When designing curriculum for three-year-olds through kindergarteners, the unique characteristics of young, gifted children must be carefully considered. Combining several models of curriculum has provided the opportunity to create and develop curriculum that encourages children to be actively involved in constructing the course of study; to integrate disciplines; and to include critical thinking, problem finding, problem solving, evaluation, and creativity. The philosophy of Ricks Center's Early Childhood program incorporates the ideals of the Project Approach, Integrated Curriculum Model, emergent curriculum, and Reggio Emilia. Teaching is based on projects taken from the ideas and interests of the children themselves. Teacher-provided or natural provocations lead to studies that challenge, encourage, and develop the children's prior knowledge and beliefs about the topic of study. These topic studies are integrated with core content areas and often lead to exciting projects.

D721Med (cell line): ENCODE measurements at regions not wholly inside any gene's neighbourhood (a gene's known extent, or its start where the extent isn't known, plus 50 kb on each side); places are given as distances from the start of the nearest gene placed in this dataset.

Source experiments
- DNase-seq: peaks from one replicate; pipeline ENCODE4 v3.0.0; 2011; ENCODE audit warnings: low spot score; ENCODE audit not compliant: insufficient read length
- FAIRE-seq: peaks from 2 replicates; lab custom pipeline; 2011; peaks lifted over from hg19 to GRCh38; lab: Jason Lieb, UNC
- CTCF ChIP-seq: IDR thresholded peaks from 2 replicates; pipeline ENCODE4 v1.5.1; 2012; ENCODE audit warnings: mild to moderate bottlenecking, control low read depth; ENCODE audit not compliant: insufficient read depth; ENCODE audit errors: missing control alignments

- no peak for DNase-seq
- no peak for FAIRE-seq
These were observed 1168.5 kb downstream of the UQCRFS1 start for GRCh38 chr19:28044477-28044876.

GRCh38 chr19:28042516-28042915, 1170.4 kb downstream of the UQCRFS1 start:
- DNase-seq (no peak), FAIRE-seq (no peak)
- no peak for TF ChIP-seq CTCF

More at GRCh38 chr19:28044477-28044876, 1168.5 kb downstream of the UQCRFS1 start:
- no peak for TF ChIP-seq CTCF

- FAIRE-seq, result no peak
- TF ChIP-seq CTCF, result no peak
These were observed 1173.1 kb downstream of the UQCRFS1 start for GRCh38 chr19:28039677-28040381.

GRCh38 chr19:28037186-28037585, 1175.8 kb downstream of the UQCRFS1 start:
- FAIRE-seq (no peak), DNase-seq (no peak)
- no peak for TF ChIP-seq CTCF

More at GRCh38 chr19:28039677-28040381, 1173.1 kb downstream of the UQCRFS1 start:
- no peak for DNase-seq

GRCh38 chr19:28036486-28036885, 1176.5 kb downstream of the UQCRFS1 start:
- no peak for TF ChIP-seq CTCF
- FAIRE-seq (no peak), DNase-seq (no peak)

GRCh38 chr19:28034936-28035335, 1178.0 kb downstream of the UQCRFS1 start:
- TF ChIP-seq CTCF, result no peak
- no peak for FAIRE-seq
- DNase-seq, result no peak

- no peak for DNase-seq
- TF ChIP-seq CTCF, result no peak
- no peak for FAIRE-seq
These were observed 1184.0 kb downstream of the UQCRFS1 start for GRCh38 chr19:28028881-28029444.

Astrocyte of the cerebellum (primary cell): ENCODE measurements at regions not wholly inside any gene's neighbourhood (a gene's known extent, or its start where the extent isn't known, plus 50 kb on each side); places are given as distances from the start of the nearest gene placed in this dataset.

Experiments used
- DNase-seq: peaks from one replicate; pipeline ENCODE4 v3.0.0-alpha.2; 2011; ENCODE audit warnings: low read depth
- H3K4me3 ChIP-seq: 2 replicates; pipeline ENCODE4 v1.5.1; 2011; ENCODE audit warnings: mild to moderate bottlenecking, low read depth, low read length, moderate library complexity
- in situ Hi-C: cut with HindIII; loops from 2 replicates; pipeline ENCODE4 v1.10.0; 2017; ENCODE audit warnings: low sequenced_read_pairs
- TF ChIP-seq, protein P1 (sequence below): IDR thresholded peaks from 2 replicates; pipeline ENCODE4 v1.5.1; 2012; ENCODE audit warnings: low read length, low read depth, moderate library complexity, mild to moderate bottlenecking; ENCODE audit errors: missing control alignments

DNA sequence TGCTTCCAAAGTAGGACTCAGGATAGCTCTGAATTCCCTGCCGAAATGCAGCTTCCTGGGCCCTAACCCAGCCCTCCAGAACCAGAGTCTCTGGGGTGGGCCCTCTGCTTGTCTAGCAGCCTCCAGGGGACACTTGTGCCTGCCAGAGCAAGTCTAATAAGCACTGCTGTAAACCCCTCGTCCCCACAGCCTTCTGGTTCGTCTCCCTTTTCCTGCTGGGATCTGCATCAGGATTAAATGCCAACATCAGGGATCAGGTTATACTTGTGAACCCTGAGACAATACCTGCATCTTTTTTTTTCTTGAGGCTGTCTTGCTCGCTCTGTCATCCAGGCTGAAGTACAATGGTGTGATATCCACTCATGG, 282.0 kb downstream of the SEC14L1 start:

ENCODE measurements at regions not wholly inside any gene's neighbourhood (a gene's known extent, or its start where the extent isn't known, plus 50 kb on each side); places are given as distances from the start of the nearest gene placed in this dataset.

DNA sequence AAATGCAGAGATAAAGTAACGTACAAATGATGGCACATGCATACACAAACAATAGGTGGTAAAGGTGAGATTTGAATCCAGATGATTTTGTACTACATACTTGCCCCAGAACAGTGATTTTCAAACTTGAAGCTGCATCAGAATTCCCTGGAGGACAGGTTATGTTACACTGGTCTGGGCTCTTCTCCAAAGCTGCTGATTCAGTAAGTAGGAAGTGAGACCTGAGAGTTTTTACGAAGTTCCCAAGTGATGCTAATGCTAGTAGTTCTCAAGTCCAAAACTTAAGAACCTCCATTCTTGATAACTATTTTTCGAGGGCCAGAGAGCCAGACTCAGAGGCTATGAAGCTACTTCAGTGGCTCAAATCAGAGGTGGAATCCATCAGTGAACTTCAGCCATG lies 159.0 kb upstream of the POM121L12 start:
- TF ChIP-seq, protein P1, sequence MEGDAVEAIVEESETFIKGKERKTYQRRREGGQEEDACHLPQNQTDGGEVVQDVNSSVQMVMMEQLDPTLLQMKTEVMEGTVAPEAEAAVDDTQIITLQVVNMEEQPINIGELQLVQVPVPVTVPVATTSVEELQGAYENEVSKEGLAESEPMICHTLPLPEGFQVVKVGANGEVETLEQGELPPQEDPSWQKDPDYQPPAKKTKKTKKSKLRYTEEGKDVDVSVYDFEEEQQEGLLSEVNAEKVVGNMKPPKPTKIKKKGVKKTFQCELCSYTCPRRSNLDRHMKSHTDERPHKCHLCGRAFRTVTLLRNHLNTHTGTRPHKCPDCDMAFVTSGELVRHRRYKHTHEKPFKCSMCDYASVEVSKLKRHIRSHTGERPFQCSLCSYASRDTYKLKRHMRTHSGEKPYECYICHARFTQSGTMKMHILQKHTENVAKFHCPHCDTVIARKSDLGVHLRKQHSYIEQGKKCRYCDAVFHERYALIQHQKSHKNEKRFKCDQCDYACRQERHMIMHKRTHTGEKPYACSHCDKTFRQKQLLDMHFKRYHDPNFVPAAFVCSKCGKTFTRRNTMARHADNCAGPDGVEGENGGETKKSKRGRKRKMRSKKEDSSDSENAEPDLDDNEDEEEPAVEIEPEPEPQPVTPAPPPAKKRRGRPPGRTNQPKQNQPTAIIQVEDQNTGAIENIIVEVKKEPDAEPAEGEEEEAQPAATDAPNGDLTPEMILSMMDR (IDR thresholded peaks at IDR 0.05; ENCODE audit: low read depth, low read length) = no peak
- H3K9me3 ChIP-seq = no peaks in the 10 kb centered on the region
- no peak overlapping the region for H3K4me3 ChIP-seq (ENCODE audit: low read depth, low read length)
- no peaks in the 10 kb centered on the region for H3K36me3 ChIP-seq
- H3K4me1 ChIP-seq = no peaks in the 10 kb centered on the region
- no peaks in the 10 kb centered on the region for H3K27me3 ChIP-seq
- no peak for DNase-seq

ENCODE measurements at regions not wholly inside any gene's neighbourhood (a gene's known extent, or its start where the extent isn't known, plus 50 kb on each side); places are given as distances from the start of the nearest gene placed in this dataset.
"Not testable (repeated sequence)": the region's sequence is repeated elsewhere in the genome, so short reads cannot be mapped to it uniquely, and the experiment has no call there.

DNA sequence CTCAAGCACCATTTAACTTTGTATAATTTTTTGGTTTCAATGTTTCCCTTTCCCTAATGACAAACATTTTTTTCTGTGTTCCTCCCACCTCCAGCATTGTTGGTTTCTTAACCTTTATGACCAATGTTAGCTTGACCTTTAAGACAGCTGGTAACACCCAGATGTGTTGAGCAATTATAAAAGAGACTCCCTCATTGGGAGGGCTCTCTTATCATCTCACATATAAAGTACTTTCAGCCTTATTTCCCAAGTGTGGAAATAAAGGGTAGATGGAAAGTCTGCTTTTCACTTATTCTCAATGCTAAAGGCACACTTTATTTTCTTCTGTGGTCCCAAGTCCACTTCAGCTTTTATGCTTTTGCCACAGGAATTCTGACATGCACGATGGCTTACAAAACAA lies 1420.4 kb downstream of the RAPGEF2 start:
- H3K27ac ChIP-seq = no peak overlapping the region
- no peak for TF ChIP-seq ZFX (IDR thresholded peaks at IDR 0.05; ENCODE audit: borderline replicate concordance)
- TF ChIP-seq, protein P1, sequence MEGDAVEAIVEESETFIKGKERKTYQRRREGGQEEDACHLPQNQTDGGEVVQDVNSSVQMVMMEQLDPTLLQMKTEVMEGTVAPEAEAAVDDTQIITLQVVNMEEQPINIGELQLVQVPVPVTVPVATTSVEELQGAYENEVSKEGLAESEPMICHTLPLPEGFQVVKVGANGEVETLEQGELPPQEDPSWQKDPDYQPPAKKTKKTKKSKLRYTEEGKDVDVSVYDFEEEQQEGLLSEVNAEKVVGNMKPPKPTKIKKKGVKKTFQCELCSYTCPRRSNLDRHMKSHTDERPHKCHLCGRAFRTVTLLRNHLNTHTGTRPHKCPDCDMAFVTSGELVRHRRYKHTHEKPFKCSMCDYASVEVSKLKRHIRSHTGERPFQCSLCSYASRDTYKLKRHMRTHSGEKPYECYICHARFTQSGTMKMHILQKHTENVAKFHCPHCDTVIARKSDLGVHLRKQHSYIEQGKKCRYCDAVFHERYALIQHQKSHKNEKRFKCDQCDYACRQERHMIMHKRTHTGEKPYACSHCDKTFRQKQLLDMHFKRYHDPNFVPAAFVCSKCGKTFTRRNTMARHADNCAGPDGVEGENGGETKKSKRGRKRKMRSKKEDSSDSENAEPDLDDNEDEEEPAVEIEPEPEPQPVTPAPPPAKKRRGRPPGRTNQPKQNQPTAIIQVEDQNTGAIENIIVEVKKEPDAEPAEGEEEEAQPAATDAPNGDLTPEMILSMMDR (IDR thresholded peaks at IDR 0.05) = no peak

These projects are unique in that they encompass a small group of children rather than the whole class. The students' evolving understandings of a topic direct the content of the project. These projects develop the language, literacy, scientific, mathematical, and social knowledge of the children in an integrated and natural way. Projects work better in small groups because they foster the collaboration of ideas, dialogue, and problem solving in a more organized and controlled way.
Learning in the classroom is enhanced by specialist teachers who join the children several times per week to teach Spanish, music, physical education, art, and beginning in Kindergarten, Latin.
Watch this video to see an example of a previous class project!